I’ve met Macoy and bought the mentioned comics. My friend bought the whole series of his School Run that I planned to buy also but Macoy never really went back to the next events. I hope I don’t miss the movie version since I tend to be busy going around checking out the wares and meeting artists.
I have not yet shared photos from the last Komikon (my bad) but will try to be a more diligent comics-freak like these guys:
Are you going to the next Summer Komikon? See you there!
BTW, this post is part of the…
Sorry, I have not posted anything about the last Komikon I attended. Too busy. Still busy but I can’t pass up the chance to announce the stuff I found out from the Komikon Facebook page. Summer Komikon is on April 12, 2014. Better highlight that in your activities calendar. As usual, venue is at Bayanihan Center.
So below are all-things Komikon-related PLUS one other special announcement:
A. From Sulyap Komiks Anthology: “Here’s the cover for the second batch of Sulyap. Drawn by superstar comic book artist, Stephen Jorge Segovia. Vote which background color you want it printed on.” My personal choice is white. Let them know what you prefer, too. CLICK HERE.
B. They’re asking if you’d like to star in a Komikon video. From Komikon.org: “Make a video testimonial…telling us about KOMIKON. It may be about an unforgettable experience, your personal KOMIKON collection or what impact the event had on you or the comic industry.” DETAILS HERE. Sample:
C. It’s Summer Komikon again! Komikon.org says it’s time to “Sharpen your comics drawing skills and join the Summer Komikon 2014 Comic Creation Contest!” This year, TEN is the theme. FOR MORE INFO, CHECK THEM OUT HERE.
NOW, regarding Whilce Portacio’s Art Team,…
Summer Komikon is just around the corner!…Well, almost. Watch out for Chapter Two of Andoyman’s ANG SUMPA 🙂
“I’ve been KONned.” There’s just no other way to say it. After more than a year of calling myself a Komikon newbie—worse, an ‘(Almost) Komikon newbie’—I can now claim to be a real Komikon fangirl! Attending last April 13’s event at the Bayanihan Center in Pasig made sure of that.
Some posts ago, I said I would not expect a real comics convention as much different from the comics festival I went to before, but it’s one of those rare occasions I’m thankful to be proven wrong. The Komiks Festival was cool and all, but the real Komikon…ROCKS! For starters, I was early enough at the venue, but what did I find? Already two long qeues to the building entrance. Later on, the place would be swarming with fans to feed their comic-hungry souls. My friend Sherwin was running late so good luck to him.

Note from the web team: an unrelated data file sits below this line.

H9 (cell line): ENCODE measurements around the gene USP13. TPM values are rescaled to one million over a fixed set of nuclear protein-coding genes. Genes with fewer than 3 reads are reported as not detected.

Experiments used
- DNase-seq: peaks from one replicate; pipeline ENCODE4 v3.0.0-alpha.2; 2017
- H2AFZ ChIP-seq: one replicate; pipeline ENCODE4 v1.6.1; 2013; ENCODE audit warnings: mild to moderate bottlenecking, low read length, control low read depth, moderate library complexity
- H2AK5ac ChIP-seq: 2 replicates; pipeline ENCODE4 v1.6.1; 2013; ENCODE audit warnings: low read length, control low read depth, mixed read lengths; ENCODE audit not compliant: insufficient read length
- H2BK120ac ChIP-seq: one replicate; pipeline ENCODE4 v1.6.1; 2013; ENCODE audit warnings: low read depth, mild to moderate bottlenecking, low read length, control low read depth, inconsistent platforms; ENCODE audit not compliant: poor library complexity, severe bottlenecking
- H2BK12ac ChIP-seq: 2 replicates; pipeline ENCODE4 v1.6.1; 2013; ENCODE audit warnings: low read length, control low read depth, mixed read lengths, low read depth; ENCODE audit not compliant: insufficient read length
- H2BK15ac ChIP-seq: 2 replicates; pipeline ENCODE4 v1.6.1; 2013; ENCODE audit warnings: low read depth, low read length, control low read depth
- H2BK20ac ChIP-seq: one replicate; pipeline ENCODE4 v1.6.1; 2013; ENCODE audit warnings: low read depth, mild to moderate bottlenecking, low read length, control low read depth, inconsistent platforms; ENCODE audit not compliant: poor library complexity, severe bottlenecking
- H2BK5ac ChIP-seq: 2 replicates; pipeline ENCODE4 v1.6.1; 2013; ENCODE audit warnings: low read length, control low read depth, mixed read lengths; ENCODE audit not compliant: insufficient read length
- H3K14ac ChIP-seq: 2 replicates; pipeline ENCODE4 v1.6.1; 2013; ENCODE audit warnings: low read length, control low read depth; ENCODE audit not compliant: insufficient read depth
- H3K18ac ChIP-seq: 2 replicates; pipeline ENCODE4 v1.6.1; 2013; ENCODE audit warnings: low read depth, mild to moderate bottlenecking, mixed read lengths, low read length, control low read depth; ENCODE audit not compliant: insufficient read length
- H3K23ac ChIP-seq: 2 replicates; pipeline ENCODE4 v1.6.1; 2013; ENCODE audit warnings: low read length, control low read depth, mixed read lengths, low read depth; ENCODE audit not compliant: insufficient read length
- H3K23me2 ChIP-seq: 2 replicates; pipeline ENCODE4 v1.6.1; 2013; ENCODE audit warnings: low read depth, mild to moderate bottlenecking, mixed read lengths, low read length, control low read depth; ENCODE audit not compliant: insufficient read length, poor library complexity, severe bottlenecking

This just proved that Pinoy Komiks are NOT dead. Rather, quite alive and kicking. It was overwhelming to see a lot of geeks convening in one place (hey, don’t be offended by the geek-label, remember I was there, too, to enhance my geekiness). More overwhelming to know that thousands support the growing, new comics industry.
I almost made another mistake, what I call ‘Gayda Moment.’ Years ago, I absent-mindedly smiled and nodded a hey-there to a very familiar face only to realize it was Toni Rose Gayda, who didn’t really know me, and whom I never really personally met. Poor woman didn’t know how to react, trying to place me. So I almost made a fool of myself once again last Saturday, about to smile and nod a hey-there to Gab Chee Kee of the famous Parokya ni Edgar. Wow, ‘feeling-close’ naman ako. Funny, but I ended up following him in line. I could only hope no eager paparazzi took secret photos of him, a girl at his back looking silly like she was about to go to the beach with her large native bag, not attending the convention.
Once I got my ticket back with the stub removed, received my first set of freebies, and had the Summer Komikon logo stamped at the back of my right wrist, I proceeded to the lobby where I consumed a free Slurpee for breakfast (hey, I was in a hurry!). Shamelessly accepted, too, a The Hobbit Slurpee tumbler give-away (excess from when the movie was shown, but who cared? I love souvenirs). There were some non-comicbook goods being sold already right at the lobby but I didn’t want to splurge on them when I hadn’t even bought comics first.
Facing the actual event area, I found on the right an exhibit of the Character Making Contest entries that had “Bata ang Bida!” (loose translation: “Kids Rule!”) as this year’s theme. Boy, a lot of them actually had promise. I would’ve checked out every one to have my own bets, but I told my friend, Andoyman Komikero, I was going to his table at the Indie Tiangge so I thought I’d just come back later (I forgot, though, but here are the winners: Character Making Contest 2013 winners).
So! Where was the Indie Tiangge section? I knew it was supposed to be separated from the main hall itself, but there didn’t seem to be anywhere else to go, but down a corridor that seemed too serious, I didn’t want to go where it could be off-limits. So I entered the hall.
Wow! Talk about crowded. There were lots of people and there were lots and lots of goodies to choose from. It was hard not to somehow touch shoulders with others or accidentally hit a display or two. Many popular titles and artists to choose from, too! I tell you I didn’t know where to start. So I just went around looking for Andoyman here, there, everywhere and I told myself to check outside again. It was a good thing because somebody, at last, posted a big sign now pointing to the direction of the Indie Tiangge, down the serious corridor. Ugh.
There he was! Finally! It had been more than two years when last Andy and I saw each other. Every communication–editing included–done through Facebook, texts and emails. I was glad to get actual copies of his Ang Sumpa (published under his Andoyman Komiks), especially because in a way, I was a part of it. I never knew I’d be doing anything related to comics. But now, let’s just say I’m thinking bigger things. We’ll see.